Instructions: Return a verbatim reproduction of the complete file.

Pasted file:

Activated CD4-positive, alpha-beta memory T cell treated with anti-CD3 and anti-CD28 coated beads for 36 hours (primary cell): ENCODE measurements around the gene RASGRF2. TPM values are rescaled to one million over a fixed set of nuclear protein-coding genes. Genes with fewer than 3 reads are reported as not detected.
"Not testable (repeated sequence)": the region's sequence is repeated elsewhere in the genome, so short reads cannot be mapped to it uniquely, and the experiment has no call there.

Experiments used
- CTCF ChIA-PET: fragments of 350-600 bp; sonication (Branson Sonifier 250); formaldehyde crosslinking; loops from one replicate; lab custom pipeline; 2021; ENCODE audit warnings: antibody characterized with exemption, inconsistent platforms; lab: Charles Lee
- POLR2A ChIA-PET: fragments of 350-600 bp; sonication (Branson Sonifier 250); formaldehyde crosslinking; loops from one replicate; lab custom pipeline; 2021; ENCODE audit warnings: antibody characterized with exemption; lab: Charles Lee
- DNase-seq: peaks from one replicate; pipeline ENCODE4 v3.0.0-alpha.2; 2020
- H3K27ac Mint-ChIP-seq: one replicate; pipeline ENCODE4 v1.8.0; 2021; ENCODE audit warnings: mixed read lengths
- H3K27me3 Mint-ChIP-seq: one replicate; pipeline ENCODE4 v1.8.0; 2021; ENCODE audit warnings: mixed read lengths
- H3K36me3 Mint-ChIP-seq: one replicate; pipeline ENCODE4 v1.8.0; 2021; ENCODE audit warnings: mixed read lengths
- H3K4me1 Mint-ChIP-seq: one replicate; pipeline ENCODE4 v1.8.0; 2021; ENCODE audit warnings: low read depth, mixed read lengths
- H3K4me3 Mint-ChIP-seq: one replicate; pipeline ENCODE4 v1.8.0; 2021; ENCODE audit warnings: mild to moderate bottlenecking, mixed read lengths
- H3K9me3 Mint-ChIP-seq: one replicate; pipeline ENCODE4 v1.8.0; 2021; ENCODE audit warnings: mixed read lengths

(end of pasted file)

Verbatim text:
Activated CD4-positive, alpha-beta memory T cell treated with anti-CD3 and anti-CD28 coated beads for 36 hours (primary cell): ENCODE measurements around the gene RASGRF2. TPM values are rescaled to one million over a fixed set of nuclear protein-coding genes. Genes with fewer than 3 reads are reported as not detected.
"Not testable (repeated sequence)": the region's sequence is repeated elsewhere in the genome, so short reads cannot be mapped to it uniquely, and the experiment has no call there.

Experiments used
- CTCF ChIA-PET: fragments of 350-600 bp; sonication (Branson Sonifier 250); formaldehyde crosslinking; loops from one replicate; lab custom pipeline; 2021; ENCODE audit warnings: antibody characterized with exemption, inconsistent platforms; lab: Charles Lee
- POLR2A ChIA-PET: fragments of 350-600 bp; sonication (Branson Sonifier 250); formaldehyde crosslinking; loops from one replicate; lab custom pipeline; 2021; ENCODE audit warnings: antibody characterized with exemption; lab: Charles Lee
- DNase-seq: peaks from one replicate; pipeline ENCODE4 v3.0.0-alpha.2; 2020
- H3K27ac Mint-ChIP-seq: one replicate; pipeline ENCODE4 v1.8.0; 2021; ENCODE audit warnings: mixed read lengths
- H3K27me3 Mint-ChIP-seq: one replicate; pipeline ENCODE4 v1.8.0; 2021; ENCODE audit warnings: mixed read lengths
- H3K36me3 Mint-ChIP-seq: one replicate; pipeline ENCODE4 v1.8.0; 2021; ENCODE audit warnings: mixed read lengths
- H3K4me1 Mint-ChIP-seq: one replicate; pipeline ENCODE4 v1.8.0; 2021; ENCODE audit warnings: low read depth, mixed read lengths
- H3K4me3 Mint-ChIP-seq: one replicate; pipeline ENCODE4 v1.8.0; 2021; ENCODE audit warnings: mild to moderate bottlenecking, mixed read lengths
- H3K9me3 Mint-ChIP-seq: one replicate; pipeline ENCODE4 v1.8.0; 2021; ENCODE audit warnings: mixed read lengths